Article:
At one point, myself and another student were being shown around by the pastor. He was telling us how people who were fleeing the Burmese oppression would hike through the mountains to the camp, climb the fence and ‘hide’. The Thai government would randomly do checks through the camp, making sure there weren’t people like that sneaking in. So these people literally had to hide. We went into a dark bamboo house and as my eyes adjusted to the light, I saw more people than I could have imagined fitting into such a small space. The looks on their faces were that of sheer terror. As the pastor introduced us, they seemed to relax a little, but not much. These people had just crossed over into the camp a couple nights before.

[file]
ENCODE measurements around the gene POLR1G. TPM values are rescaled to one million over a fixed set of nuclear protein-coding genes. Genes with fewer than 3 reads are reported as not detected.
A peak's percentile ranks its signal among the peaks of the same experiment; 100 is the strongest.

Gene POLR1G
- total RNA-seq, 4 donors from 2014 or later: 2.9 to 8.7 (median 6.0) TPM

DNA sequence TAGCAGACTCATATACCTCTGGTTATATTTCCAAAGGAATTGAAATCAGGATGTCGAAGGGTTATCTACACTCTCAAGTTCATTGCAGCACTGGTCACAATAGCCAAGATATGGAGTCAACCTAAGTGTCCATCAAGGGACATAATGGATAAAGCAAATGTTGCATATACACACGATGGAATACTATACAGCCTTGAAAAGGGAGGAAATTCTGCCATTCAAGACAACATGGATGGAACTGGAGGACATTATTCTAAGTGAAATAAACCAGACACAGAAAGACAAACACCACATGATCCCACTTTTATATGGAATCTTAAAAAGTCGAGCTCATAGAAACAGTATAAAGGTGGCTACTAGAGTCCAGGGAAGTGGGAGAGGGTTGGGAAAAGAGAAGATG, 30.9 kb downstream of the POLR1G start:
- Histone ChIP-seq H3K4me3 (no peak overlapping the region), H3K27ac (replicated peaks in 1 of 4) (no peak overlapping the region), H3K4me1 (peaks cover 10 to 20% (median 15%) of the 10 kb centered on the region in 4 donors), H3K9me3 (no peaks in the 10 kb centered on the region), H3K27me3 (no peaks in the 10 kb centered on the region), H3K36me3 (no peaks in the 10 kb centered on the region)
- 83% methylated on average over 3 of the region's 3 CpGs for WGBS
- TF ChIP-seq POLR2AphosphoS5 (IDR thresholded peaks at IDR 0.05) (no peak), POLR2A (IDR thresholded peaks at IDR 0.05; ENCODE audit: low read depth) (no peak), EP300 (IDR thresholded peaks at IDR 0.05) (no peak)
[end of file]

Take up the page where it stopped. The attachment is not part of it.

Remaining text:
Baby, I pray that your eyes will never have to see the things their eyes have seen. That no eyes have to see what those poor displaced people have seen.
As we talked, through the pastor translating, we found out that we were the first ever white people they’ve seen. I hope my whiteness didn’t let them down. We also heard story after story of separation, night attacks, murder, rape and daily suffering.
In this group were two little girls. Two little girls who caught my eye. They immediately came and sat in my lap, played with my hair, fiddled with my rings. We could only exchange looks and touch, no words, no conversation.
I asked the pastor what would happen to these girls? Since they weren’t papered-offical residents of the camp, they couldn’t get sponsored to leave and, God forbid, they got picked up in a raid, they would be sent to jail or back to Burma.
His response, baby, is one of the many reasons Mom and Dad are making this family a missions family.
He said, “Oh for them, there is no future. There is no hope.”